Central bank dovishness and good fundamentals should support spread product vs. government bonds, along with relatively volatile EM debt.
Looking back to this time last year, the general market consensus called for multiple rate hikes and a continuation of monetary policy tightening. But we weren't so sure of that in light of our view that both growth and inflation would remain moderate. Then, in July, the Federal Reserve (Fed) surprised markets with a significant pivot when it announced what would be the first of three consecutive rate cuts. This helped to propel the big bull market that is still charging ahead today. The Fed's overt focus on inflation outcomes suggests rates will remain "low for long." Given this backdrop and the continued easing by global central banks, we think global growth should improve, spread products should outperform government bonds and, although volatile, EM should also outperform.
- The Fed moved to directly target inflation, and Fed Chair Jerome Powell stated that he will stay the course with easy policy until he sees "sustained inflation" above the Fed's 2% target.
- Central banks around the world returned to rate cutting in 2019.
- The European Central Bank (ECB) made a new commitment to lifting inflation and simultaneously downgraded its inflation outlook; ECB President Mario Draghi stepped down.
- Global growth slowed as trade levels declined along with manufacturing activity; US-China trade tensions were a big part of the problem.
- US inflation has remained low, even as unemployment has continued to improve to record levels.
US Economic Outlook
- The US economy remains solid; this year we expect 2% growth, but inflation will remain tame.
- We believe that we are in a low-inflation environment, which is likely to persist and implies a low probability of rate hikes this year.
Global Economic Outlook
- Global growth should rise, albeit from a low base, as the downside risks to global growth have receded.
- Debt loads and challenged demographics continue to be headwinds to global growth.
- Europe: The trajectory of growth appears to be improving; we believe the worst is over. The outcome for Brexit looks to be very positive given the pro-business UK government.
- Japan: We think the Bank of Japan is likely to remain accommodative unless inflation were to rise above target for a prolonged period.
- China: The completion of the US-China "phase one" trade deal appears very encouraging. We view it as essentially a truce that has come to fruition and think the resulting reduction in uncertainty should be very positive moving forward.
- Central bank policy wins the battles, but the wars are won by the fundamentals, which are the growth and inflation outlook over long periods of time.
- US credit markets offer both attractive yield and size relative to other mature markets and continue to be very attractive to the global investor in search of "safe" yield.
- Year-to-date, spread sectors have recovered from last year's dramatic selloff.
- Investment-grade: Sector and security selection are key at tighter valuations in 2020; we continue to focus on industries that are deleveraging. BBBs were the place to be in 2019 despite downgrade fears; management teams of the largest issuers in 2020 continue to focus on lowering or at least maintaining their leverage levels.
- High-yield: Bank loans lagged the broader high-yield rally for most of 2019 leaving upside opportunity and attractive yields for 2020. With a stable fundamental backdrop, we expect default rates to remain benign in high-yield and bank loans this year.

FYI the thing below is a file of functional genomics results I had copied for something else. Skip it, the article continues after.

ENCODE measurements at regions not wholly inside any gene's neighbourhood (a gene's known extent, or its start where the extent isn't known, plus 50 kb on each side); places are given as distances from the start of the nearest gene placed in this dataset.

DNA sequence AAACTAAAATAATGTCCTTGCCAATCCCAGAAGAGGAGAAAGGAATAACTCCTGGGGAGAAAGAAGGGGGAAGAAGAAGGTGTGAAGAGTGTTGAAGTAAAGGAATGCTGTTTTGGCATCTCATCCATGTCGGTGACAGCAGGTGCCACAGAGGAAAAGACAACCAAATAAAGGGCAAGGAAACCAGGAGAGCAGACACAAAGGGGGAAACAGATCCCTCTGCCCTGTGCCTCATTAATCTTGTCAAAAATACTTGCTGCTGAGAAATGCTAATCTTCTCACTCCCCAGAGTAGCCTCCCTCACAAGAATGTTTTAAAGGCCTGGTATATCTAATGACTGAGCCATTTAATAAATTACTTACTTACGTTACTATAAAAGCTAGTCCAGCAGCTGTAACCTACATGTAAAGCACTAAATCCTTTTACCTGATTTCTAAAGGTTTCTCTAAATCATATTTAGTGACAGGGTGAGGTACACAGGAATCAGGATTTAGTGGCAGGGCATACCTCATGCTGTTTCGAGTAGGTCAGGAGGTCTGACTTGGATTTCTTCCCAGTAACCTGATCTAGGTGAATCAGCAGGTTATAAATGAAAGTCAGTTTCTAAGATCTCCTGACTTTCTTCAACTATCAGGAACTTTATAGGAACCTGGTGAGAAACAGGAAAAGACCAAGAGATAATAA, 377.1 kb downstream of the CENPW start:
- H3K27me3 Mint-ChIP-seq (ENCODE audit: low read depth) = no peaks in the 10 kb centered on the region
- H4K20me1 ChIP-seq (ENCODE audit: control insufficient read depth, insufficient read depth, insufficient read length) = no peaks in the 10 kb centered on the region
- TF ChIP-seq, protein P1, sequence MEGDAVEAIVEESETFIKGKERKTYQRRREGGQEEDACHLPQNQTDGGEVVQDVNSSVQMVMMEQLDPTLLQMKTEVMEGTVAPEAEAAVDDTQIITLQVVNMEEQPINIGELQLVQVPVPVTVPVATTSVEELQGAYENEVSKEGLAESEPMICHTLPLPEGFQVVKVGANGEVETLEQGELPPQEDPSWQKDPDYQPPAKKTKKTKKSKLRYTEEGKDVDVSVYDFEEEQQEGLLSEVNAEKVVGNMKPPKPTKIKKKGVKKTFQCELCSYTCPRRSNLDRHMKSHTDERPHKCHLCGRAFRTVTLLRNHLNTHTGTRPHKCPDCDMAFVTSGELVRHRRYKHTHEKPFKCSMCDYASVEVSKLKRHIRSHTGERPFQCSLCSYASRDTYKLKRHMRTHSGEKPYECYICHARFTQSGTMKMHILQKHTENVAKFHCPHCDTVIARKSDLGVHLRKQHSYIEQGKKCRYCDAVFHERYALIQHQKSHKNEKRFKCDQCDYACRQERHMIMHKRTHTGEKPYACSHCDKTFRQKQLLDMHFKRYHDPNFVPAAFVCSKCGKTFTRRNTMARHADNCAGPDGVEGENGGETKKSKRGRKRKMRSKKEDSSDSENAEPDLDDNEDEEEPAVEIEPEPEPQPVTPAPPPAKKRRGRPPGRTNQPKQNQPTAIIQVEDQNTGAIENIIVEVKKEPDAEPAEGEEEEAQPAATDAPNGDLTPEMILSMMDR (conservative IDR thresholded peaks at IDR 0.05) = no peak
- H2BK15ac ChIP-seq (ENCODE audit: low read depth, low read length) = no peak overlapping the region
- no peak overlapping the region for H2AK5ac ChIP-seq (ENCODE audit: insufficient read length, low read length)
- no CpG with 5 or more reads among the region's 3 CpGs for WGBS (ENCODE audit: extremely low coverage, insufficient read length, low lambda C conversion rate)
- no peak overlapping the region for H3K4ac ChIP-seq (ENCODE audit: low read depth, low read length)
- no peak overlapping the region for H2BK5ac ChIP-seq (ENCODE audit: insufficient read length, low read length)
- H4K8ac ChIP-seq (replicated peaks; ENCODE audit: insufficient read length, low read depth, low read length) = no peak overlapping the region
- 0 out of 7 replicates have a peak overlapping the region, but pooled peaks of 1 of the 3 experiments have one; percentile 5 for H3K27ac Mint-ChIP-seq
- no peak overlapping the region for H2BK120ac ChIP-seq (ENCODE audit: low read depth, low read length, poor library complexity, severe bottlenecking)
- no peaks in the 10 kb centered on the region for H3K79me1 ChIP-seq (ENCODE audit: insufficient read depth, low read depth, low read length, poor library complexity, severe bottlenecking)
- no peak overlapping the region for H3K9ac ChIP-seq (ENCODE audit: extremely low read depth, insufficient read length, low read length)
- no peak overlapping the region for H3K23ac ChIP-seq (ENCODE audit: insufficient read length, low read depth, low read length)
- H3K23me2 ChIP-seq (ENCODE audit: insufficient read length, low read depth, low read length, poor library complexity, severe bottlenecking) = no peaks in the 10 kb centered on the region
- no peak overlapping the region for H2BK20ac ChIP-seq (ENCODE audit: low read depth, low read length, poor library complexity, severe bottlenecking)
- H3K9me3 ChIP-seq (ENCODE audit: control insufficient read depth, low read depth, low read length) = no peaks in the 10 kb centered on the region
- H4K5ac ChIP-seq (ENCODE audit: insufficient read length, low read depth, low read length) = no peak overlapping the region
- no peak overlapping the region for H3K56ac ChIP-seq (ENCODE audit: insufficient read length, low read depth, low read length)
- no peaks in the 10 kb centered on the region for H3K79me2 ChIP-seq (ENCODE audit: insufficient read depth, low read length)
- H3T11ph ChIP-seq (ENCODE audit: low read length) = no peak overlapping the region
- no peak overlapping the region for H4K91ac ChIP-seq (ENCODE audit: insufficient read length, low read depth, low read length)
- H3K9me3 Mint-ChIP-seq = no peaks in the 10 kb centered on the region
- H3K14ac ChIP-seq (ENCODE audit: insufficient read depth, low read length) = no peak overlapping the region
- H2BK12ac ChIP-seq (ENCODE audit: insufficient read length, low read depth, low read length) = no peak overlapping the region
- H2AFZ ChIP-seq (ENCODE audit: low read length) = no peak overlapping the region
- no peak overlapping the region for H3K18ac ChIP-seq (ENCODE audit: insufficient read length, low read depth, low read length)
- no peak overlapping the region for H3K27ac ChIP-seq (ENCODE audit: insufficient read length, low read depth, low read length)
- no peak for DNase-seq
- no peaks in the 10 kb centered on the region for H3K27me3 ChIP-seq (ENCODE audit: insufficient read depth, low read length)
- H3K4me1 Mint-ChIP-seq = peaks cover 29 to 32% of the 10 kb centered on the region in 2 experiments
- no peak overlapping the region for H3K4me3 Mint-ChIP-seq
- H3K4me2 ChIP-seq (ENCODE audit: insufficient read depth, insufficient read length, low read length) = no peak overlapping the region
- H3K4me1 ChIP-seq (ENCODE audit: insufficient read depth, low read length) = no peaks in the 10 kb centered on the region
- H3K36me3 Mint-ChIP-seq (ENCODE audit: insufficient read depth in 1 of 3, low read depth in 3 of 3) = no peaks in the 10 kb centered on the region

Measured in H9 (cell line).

- MBS: Although agency mortgage spreads were pressured by both prepayments and higher volatility, they remain attractive.
- China: Healthy domestic demand and robust stimulus is supportive of growth. We expect stimulus measures to remain in place until signs of economic stabilization appear. Policy actions are likely to be enough to mitigate cyclical slowing.
- Japan: We expect the economy to grow around 0.5% in 2020 with continuing robust domestic demand and moderately improving external demand.
- EM: Higher yields combined with weak currency presents an attractive buying opportunity.
- Geopolitical risk is always present, and we are always cognizant of it. But we choose to look at it with a long-term perspective, weighing the likelihood of whether or not the news of the day could potentially change the fundamental direction of global growth and global inflation.
- Global demographics are a headwind to growth and a factor that will serve to keep interest rates persistently low.
The Federal Reserve Board ("Fed") is responsible for the formulation of U.S. policies designed to promote economic growth, full employment, stable prices, and a sustainable pattern of international trade and payments.
Emerging markets (EM) are nations with social or business activity in the process of rapid growth and industrialization. These nations are sometimes also referred to as developing or less developed countries.
"Brexit" is a shorthand term referring to the UK vote to exit the European Union.
A credit rating is a measure of an issuer's ability to repay interest and principal in a timely manner. The credit ratings provided by Standard and Poor's, Moody's Investors Service and/or Fitch Ratings, Ltd. typically range from AAA (highest) to D (lowest). Please see www.standardandpoors.com, www.moodys.com, or www.fitchratings.com for details.
A BBB rating is the lowest investment-grade rating; it reflects an opinion that the issuer has the current capacity to meet its debt obligations but faces more solvency risk than A-, AA- or AAA-rated issues.
A spread is the difference in yield between two different types of fixed income securities with similar maturities; usually between a Treasury or sovereign security and a non-Treasury or non-sovereign security.
A Mortgage-Backed Security (MBS) is a type of asset-backed security that is secured by a mortgage or collection of mortgages.